Libya’s Lessons on Syria
Teaming up with Karim Mezran and Haley Cook, I waded into the Syria debate that is on everyone’s mind with an article in FP about what lessons can be drawn from the multilateral Libya intervention that could be useful for formulating a plan in Syria. This delicate holding period while Obama is waiting for the Congressional vote is critical for Pentagon and White House planners to figure out exactly what their entrance and exit strategies are in Syria. Failure to define the long term objective could lead to another failed or lacklustre intervention.
Boxed into a corner by U.S. President Barack Obama’s “red line” that the Assad regime has crossed with its apparent use of chemical weapons on August 21, the United States finds itself on the verge of intervening militarily in Syria’s increasingly brutal and complex civil war.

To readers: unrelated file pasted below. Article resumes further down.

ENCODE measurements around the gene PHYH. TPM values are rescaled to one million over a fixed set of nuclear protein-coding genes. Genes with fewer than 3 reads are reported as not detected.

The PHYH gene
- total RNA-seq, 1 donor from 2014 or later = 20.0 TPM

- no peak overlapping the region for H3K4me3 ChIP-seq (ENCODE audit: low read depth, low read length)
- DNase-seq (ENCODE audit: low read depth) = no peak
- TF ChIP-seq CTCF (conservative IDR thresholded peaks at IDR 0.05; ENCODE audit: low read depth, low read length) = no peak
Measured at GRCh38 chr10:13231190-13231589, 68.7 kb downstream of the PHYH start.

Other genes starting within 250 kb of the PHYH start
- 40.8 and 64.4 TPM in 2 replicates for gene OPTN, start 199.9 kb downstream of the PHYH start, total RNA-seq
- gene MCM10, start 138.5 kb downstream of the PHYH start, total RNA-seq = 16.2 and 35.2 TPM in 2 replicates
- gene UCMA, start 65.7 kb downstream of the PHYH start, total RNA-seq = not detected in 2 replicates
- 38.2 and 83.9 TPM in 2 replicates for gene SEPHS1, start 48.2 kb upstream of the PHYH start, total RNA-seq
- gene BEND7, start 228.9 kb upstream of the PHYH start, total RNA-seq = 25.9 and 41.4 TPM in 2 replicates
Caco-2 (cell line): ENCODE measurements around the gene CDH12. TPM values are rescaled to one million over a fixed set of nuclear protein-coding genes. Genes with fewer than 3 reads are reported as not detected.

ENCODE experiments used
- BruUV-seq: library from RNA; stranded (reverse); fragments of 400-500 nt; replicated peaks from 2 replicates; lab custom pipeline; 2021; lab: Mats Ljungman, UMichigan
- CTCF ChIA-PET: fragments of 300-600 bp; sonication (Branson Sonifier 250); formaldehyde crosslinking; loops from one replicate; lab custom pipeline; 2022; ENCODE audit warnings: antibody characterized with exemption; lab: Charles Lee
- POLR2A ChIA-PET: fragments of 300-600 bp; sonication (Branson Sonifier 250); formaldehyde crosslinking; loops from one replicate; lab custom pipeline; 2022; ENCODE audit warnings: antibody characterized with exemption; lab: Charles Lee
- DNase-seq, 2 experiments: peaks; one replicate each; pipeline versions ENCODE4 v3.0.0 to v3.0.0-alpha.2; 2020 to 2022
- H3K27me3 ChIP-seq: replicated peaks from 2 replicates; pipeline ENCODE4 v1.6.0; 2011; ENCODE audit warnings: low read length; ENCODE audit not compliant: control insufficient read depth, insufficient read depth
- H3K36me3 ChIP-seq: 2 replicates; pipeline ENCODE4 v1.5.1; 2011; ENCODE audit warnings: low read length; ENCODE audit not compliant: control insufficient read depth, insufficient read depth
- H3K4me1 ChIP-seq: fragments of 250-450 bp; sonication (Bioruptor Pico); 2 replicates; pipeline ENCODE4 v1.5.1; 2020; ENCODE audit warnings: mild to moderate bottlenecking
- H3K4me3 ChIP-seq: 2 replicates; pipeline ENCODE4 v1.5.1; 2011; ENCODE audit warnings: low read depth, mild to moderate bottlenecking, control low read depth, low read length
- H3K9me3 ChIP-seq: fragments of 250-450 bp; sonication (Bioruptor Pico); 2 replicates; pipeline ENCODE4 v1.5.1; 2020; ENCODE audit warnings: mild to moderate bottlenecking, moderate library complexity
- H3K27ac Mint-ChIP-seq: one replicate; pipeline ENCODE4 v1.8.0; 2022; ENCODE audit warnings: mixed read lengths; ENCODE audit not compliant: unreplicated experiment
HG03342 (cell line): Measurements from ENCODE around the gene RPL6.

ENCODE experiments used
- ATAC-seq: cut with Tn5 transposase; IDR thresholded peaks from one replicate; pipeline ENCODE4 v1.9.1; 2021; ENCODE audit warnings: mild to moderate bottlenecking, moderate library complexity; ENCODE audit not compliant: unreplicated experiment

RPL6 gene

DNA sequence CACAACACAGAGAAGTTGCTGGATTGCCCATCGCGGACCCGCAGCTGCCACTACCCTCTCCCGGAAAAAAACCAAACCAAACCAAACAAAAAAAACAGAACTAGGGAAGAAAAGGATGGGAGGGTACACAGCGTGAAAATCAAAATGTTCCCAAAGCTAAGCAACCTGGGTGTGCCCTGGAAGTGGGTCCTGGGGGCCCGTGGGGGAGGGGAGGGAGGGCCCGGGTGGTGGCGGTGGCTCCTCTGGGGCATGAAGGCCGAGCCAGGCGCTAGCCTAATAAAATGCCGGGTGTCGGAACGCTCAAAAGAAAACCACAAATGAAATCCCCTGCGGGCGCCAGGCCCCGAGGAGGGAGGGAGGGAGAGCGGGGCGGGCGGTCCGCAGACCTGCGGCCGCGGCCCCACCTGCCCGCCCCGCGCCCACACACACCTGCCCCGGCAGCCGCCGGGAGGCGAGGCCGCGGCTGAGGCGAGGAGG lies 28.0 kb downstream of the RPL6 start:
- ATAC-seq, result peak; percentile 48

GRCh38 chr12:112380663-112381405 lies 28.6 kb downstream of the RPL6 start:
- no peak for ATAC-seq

Whatever the United States and its allies decide to do in Syria, scant attention has been paid to the few important lessons that can be drawn from the multilateral intervention in Libya two years ago. Libya teaches us three things: 1) any intervention has to have a clear political strategy defining the mission’s objectives as well as plans to counteract the undesirable but foreseeable consequences that are natural byproducts of any intervention 2) limited intervention — like the kind under consideration for Syria –could have very dangerous consequences, potentially more dangerous than a less limited intervention 3) the political legitimacy conferred by Arab and regional powers, such as Turkey or Qatar, is essential for the success and public relations aspect of the intervention, but also creates its own difficulties which must be actively counteracted.
Read the rest here.